Posted on November 27, 2016 by Bryan Zarpentine
The Los Angeles Dodgers could see a reduction in their payroll for the second consecutive year in 2017, as the team’s owners must comply with an MLB mandate to reduce their debt. According to MLB rules, teams must be in compliance with the league’s debt rules within five years of having a new owner.
The Guggenheim Baseball Management group that has owned the Dodgers for the last four years is reportedly “hundreds of millions in debt.” The Dodgers have spent close to $1.2 billion in payroll over the past four seasons, including more than $100 million in luxury tax. Of course, Los Angeles has won the NL West in each of those four seasons, so the team’s spending is paying off on the field, although it has left its ownership group in serious debt.
The Dodgers did not turn a profit in their first three years under the Guggenheim group, which has led to being hundreds of millions in debt. MLB’s rules regarding ownership debt are in place to make sure that owners have the resources to meet all of their financial commitments. Under the rules, a team’s debt generally can’t exceed 12 times their annual revenue.
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If Dodgers ownership isn’t able to comply with MLB’s debt rules within five years, commissioner Rob Manfred will have a wide variety of ways to respond. Among the options at Manfred’s disposal are suspending the team’s ownership or forcing the Dodgers to get league approval for any significant spending.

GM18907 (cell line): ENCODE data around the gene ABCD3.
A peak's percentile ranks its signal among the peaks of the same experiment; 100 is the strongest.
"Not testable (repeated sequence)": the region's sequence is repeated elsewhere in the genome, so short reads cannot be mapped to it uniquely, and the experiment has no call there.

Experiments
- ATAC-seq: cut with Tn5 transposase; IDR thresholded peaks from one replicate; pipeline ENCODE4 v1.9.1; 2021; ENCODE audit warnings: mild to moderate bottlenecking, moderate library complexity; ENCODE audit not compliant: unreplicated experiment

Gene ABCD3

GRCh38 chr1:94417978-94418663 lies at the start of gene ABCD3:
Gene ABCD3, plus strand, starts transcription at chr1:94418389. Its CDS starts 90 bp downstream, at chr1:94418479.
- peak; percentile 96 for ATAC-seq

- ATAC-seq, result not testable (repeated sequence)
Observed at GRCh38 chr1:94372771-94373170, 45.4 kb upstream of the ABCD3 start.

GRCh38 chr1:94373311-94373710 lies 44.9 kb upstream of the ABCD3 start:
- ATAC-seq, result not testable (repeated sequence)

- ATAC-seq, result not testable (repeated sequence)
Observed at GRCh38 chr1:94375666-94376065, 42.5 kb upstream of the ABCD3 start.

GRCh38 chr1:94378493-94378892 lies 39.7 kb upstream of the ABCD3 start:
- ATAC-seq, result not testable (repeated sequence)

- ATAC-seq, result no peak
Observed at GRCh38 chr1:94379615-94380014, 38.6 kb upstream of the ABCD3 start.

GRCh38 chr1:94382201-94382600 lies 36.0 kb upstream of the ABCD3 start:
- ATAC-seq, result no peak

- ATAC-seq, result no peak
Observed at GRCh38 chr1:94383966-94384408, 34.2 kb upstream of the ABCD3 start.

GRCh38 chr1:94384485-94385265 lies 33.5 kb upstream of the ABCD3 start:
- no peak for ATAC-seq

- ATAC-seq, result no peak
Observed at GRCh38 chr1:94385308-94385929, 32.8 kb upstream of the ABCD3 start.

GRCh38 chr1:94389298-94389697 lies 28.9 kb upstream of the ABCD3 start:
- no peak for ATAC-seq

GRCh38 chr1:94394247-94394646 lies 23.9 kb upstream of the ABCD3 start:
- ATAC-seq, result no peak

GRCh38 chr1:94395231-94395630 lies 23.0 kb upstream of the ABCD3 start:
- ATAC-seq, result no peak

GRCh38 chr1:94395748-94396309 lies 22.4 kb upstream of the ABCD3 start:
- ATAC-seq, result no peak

However, Manfred doesn’t appear to be too concerned with the Dodgers at the moment. “I think the Dodgers will be in a position that they can comply with our expectations in terms of the debt service rule, without any dramatic alteration in the kind of product they have been putting on the field,” says the commissioner. “The Dodgers have always had a plan that would give them financial stability over the long haul.”
The Dodgers are confident they will be able to comply with MLB’s debt rules, but to accomplish that, the team’s payroll could take a significant hit from what fans have been accustomed to since the Guggenheim group took over. Los Angeles spent $258 million in 2016 and they already have close to $200 million committed in 2017, and that’s without making any moves in free agency. With that much money already committed for next season, it will be difficult for the Dodgers to get under the luxury tax threshold, which the club says is a goal they have over the next couple of years.
Even with so much money already committed for 2017, the Dodgers are currently without a second baseman or third baseman on their roster. Los Angeles also has other needs it would like to address this offseason. The Dodgers have also been connected to some of the top free agents on the market, including Yoenis Cespedes and Aroldis Chapman, not to mention their own free agents, Kenley Jansen and Justin Turner.
If the Dodgers are attempting to cut payroll in 2017, it’s hard to imagine Los Angeles being players for many of the free agents the team would ordinarily covet. The team does have a few young, emerging stars who make little money, but it will take more than an infusion of youngsters to get the payroll under control. The Dodgers have not said if their financial situation with affect how much they spend this winter, but it’s something to watch closely as the offseason unfolds.